Footy factory in the bush

Headshot of Steve Butler
Steve ButlerThe West Australian

Whether it's the dubious levels of lead in the ground or the genetics linking through home after home, Northampton is a sporting giant among Australia's small towns.

It is almost bizarre to think that this extraordinary football factory could almost have claimed two of the AFL's four major individual awards for this season.

West Coast's Josh Kennedy won the Coleman Medal for the competition's leading goal-kicker, while Carlton's Patrick Cripps was a favourite to take the Rising Star award.

Kennedy's former junior teammate Harry Taylor and one of their childhood idols, Daniel Chick, have both been a part of AFL premiership glory with Geelong and West Coast, respectively.

Add inaugural Eagles defender Andrew Lockyer, Fremantle champion Paul Hasleby, Collingwood 227-gamer Tarkyn Lockyer, Kennedy's current Eagles teammate Jamie Cripps and former North Melbourne midfielder Liam Anthony and you have a small town punching well above its sporting weight.

It was also home to late Eagles legend Chris Mainwaring's mum Leah Cripps and her sister Brenda Parker, whose grandson Aidan was an Adelaide-draftee and is a three-time Subiaco premiership player.

All this and more from the Northampton Football Club, which is geared by a Mid West town of few more than 800 residents and a community that has survived more than its share of adversity.

Club president Colin Suckling laughed that even locals dubbed the town "Little Tasmania" because of its intertwined relationships.

When family members of the compelling football clan were contacted, a palpable spiritual link also extended well beyond the many and varied blood ties.

Kennedy said though he and his family only moved into the town when he was nine, he felt a vibrant, life-long connection to the place where he happily caught tadpoles, rode his bike and played footy as a kid.

"It's a fantastic footy club and a really close community, " Kennedy said. "When Harry and I were coming through as juniors we were always looking up to Daniel Chick and Paul Hasleby.

"Everyone loves getting back there to have a beer, and any chance I can get back there to watch them play, I definitely do.

"It's always great to see Northampton next to someone's name when they're playing AFL."

Locals joke that there must be something in the water.

Mr Suckling reckons it might even relate to the town's lead contamination fears, dating back to the stockpiling of tailings for decades at the Northampton State Battery.

"That's our secret weapon. Don't let it out," Mr Suckling said.

In the local museum, near a picture of the club's 1922 premiership team, many of the historical portraits are captioned with members of the Cripps family.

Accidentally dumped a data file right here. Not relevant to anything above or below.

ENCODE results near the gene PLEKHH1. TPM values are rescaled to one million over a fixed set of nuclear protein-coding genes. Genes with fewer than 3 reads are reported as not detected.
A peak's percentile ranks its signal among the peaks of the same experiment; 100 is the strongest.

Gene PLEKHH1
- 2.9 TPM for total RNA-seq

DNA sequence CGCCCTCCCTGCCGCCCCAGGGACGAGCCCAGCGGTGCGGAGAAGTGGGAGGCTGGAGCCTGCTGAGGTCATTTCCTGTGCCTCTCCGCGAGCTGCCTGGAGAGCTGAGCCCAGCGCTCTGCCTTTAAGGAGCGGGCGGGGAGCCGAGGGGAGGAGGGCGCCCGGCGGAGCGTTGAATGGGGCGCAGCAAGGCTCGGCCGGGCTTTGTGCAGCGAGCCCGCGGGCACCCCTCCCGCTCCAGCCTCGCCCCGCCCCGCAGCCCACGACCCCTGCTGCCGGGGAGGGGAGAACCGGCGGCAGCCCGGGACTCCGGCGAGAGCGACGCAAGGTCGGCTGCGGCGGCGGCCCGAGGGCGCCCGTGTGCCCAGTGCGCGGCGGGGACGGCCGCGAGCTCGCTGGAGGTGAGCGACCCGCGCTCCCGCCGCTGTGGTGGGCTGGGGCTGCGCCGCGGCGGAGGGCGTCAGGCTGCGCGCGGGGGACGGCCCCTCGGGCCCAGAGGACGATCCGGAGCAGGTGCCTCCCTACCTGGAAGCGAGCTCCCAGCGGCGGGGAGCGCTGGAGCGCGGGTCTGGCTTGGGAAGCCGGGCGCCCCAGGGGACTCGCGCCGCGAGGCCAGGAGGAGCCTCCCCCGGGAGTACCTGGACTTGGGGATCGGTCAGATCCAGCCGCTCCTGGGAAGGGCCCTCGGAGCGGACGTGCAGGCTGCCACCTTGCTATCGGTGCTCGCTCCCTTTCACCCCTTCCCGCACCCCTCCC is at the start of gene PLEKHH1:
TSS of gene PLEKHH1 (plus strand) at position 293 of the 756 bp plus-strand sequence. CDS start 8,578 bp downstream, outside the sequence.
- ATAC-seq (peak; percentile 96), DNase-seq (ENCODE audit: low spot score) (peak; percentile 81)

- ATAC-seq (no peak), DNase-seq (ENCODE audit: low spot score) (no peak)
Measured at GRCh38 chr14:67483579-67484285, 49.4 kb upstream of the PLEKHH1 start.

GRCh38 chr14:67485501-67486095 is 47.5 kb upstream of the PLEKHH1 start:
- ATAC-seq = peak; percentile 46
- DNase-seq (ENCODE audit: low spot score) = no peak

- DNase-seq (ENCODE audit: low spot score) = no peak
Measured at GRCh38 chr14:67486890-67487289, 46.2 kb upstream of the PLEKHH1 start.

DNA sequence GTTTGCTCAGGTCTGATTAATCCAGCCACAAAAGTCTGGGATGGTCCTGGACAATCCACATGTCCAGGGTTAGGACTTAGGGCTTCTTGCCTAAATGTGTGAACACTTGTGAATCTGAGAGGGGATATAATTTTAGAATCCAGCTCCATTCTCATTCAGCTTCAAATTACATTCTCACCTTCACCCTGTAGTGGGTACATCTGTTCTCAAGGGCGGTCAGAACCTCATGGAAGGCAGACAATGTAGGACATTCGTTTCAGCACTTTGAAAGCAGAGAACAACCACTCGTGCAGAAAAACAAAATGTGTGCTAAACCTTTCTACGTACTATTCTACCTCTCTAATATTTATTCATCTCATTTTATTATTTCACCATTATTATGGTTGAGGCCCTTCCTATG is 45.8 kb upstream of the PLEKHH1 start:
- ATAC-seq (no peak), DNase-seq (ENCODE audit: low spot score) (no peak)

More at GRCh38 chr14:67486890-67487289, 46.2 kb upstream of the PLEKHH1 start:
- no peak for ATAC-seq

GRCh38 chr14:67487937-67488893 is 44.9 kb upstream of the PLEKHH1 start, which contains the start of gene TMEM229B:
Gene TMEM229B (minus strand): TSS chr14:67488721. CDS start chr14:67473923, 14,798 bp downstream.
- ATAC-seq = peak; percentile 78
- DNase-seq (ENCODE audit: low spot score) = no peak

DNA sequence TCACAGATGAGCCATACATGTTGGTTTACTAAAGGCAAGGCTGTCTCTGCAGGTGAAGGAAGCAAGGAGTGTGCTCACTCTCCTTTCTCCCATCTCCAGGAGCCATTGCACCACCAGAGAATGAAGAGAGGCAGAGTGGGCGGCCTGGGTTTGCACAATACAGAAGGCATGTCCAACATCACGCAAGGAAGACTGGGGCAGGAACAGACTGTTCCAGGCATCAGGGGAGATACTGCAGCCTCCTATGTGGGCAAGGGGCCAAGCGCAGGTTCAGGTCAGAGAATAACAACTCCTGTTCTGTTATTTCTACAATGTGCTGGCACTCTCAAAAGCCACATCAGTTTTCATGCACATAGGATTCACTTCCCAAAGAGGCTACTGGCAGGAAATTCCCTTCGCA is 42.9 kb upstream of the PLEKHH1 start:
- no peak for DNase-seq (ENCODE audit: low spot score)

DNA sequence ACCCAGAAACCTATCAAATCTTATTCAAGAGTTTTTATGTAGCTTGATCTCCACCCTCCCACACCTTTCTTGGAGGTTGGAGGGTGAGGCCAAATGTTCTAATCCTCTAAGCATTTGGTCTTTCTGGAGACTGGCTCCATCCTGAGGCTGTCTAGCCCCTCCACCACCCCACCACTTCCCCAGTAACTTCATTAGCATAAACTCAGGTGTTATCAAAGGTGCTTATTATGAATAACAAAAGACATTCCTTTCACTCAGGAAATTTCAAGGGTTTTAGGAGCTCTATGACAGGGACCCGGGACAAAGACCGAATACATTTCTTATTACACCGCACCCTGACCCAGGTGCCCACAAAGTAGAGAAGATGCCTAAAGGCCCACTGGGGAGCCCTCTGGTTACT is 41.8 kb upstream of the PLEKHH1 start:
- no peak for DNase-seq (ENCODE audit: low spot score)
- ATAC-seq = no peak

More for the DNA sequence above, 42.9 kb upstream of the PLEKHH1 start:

Larry Cripps, whose son Jack is playing with East Fremantle, proudly produced a family tree that outlines much of the town's football achievement.

But he admits it had to be approved by matriarch Edna Lockyer, who is the mother of Andrew, also grandmother of Tarkyn and herself a former Cripps.

She suggests simply - and selflessly - that a lot of the success can be attributed to the size of what she described as the "Cripps bum".

"We've all got it," she said with a cheeky smile.

Notable former residents away from the sporting field range from long-serving WA premier Sir David Brand to notorious convicted killer Bradley John Murdoch.

The townsfolk also claim locally owned, dual Railway Stakes champion Luckygray. Murray Criddle, a former State transport minister, played 207 games for the Northampton Rams.

Shire president Gordon Wilson - the father of Kennedy's stepfather, who is also named Josh - said the agricultural town mainly now traded on wheat and canola farming, with good fishing from Horrocks Beach to Kalbarri.

"Unlike some towns in WA it's not going backwards. It's moving forward all the time," Mr Wilson said.

"It's always been a resilient town and the people get together when they have to."

When one of Northampton's family businesses, the Woodcock Independent Traders store, was razed in a chemical fire in April, the football club was packed with people wanting to show their support.

With local fishermen Chad Fairley and Mason Carter missing at sea after a prawn fishing trip in late July, their respective brothers Tom and Codie regularly made the 150km round trip from Kalbarri to train and play for the club.

League coach Greg O'Malley said it was typical of the rock-solid support network the club had always provided.

Ironically, the club did not win a Great Northern Football league game this season.

But immediate past president Mick Drage said it had not dented the town's spirit.

"It's the bloody centre of the universe, mate," he boomed. "Well, at least that's what we tell the backpackers who come to work here."

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